Morality

Discipline is Treason in the Kingdom of Comfort

I had a conversation with a hurting mom recently. We were bemoaning certain aspects of youth culture and how broken it has become, and how damaged it makes our young people in return. She was seeing how the wider culture was robbing her son of dignity and innocence. Even more startling, she told me how he was seeing it too and felt overwhelmed by his inability to escape it. 

It was then that a comment I had heard a month or so ago took on new light.

I was listening to a podcast recently that was on website development, which usually leads to personal topics about life, work and happiness. The woman being interviewed made a powerful statement that has stuck with me, even though I can't find that particular podcast anymore. In response to the interviewer's comment on how many achievements she made and how strong of a work ethic she has, she responded with this comment.

"I don't know when, but somewhere along the line in recent history we decided to substitute Comfort for Happiness." 

She had refused to follow this trend, seeing Happiness as something having to do with lifelong achievement and dedication, and not in pleasure alone. I think I have used that quote at least three thousand times since then. 

But it took a deeper turn when speaking with this hurting mom in my office. I realized that, in a culture that switched out Happiness and all that it entails with the idea of Comfort, there would be little to no room for discipline. Discipline becomes a dirty word, a punch line, militaristic, or a relic of some by-gone past. Discipline, after all, is anything but comfortable.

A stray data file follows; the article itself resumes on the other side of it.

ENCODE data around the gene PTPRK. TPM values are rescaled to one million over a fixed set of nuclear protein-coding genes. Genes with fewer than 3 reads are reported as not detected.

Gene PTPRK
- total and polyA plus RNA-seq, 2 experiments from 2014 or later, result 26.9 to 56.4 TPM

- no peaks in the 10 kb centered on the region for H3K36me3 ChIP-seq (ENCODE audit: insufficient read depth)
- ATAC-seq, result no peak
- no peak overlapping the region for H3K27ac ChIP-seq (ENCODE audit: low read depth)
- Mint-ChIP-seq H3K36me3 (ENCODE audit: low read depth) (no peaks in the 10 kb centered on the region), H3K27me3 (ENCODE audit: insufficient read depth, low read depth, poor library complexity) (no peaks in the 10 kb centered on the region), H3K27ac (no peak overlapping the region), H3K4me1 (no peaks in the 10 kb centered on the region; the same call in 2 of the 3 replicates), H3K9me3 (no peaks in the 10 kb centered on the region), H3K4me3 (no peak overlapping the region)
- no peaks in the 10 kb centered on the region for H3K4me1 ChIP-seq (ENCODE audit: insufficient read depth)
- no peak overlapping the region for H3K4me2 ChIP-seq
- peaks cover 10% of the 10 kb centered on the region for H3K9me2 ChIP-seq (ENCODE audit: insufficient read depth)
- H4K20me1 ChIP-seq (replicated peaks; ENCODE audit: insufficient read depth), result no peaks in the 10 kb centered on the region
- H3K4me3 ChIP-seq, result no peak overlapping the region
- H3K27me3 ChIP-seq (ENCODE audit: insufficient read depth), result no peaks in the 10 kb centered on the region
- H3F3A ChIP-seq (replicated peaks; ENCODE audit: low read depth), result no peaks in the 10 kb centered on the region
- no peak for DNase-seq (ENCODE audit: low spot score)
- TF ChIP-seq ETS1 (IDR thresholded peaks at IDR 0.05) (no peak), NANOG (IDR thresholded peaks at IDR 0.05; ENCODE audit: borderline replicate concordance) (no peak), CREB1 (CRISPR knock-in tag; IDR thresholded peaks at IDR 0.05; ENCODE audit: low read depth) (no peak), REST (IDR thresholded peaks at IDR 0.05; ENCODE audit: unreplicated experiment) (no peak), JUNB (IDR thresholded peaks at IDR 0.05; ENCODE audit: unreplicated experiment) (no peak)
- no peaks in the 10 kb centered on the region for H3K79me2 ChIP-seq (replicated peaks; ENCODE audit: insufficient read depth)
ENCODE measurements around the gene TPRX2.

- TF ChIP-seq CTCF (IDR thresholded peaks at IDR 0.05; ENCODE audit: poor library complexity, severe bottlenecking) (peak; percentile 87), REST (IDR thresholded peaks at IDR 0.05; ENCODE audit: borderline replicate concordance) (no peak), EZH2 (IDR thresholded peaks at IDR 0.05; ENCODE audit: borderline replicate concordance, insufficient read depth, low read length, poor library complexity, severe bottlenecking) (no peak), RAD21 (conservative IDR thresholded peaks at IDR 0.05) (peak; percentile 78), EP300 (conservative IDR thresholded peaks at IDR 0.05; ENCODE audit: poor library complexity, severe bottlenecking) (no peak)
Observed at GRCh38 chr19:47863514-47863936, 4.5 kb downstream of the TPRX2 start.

St. Thomas Aquinas once said that the key to virtue is the moderation of pleasures that cannot be had without self-discipline, but in the kingdom of comfort discipline is treason.

I don't know if there is or could ever be one definition of happiness that American youth culture adopts wholesale, but I'm thinking that Comfort is dangerously close to this level. And once it takes hold for any individual, subculture, or civilization, it must be a death sentence, for creativity, ingenuity, planning, dedication, hard work, even play takes discipline.

Some evangelists may turn their head at the thought of using Thomistic philosophy in their work, but they would be the fools for doing so. Thomism gives us a beautiful definition of human happiness for which every soul longs to possess, and from that understanding flows his brilliant moral framework that can only be called the art of living.

That mother's grief showed me the necessity of inculturation, which is the endgame of the new evangelization. Right now we are losing the battle for the definition of happiness in the hearts and minds of our youth. And with this slips away any sort of recognizable moral vision of life that comes from the Gospel. And thus, no place for authentic discipline or for the greatness that springs from it.

Instead of the art of living, we get the techniques of pleasure-getting. Instead of joy, we get high. Instead of hope, we have the lottery. And instead of a happy, healthy son, this mother has to deal with the wounded heart of a culture without discipline.

The new evangelization tells us: "There is another way. His name is Jesus."